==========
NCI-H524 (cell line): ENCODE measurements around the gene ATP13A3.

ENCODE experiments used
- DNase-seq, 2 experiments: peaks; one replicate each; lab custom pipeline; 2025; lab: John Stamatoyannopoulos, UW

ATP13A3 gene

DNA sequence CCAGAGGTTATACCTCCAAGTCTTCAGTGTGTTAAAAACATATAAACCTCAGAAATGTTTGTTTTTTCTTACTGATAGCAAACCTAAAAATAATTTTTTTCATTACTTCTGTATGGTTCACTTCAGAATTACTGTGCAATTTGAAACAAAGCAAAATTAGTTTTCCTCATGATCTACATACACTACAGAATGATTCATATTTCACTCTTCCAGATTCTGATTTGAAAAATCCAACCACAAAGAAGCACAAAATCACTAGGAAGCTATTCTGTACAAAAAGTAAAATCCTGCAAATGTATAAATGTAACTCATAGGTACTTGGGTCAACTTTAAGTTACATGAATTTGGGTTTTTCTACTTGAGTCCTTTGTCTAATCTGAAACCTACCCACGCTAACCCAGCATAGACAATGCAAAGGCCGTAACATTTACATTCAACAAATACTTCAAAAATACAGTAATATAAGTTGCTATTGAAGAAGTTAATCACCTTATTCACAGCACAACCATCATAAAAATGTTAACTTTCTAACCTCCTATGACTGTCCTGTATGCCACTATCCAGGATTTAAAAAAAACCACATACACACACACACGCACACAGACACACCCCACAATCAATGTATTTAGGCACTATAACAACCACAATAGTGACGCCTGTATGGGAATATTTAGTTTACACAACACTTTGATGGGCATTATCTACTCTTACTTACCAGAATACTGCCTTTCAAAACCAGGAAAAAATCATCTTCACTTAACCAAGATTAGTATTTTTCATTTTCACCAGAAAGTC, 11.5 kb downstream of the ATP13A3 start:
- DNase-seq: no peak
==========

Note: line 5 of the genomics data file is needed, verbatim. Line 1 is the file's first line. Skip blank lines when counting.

DNA sequence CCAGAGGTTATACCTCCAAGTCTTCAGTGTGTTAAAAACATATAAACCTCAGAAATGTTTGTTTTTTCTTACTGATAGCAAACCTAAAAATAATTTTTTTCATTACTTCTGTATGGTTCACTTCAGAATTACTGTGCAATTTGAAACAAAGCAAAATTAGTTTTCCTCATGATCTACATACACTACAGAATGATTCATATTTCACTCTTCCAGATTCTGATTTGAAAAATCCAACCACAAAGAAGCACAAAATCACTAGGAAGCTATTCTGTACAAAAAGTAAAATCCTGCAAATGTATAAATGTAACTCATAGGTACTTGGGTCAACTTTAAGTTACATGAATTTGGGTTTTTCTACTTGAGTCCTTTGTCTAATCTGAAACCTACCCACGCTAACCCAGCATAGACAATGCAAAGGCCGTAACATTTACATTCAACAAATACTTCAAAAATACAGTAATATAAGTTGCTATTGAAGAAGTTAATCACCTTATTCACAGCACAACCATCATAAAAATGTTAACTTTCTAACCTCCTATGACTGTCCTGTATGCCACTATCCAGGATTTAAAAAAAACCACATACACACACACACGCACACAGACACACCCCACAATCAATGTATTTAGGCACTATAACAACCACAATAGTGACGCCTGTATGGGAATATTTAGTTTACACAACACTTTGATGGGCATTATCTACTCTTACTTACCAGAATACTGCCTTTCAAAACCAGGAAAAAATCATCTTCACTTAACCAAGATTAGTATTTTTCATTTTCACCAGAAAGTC, 11.5 kb downstream of the ATP13A3 start: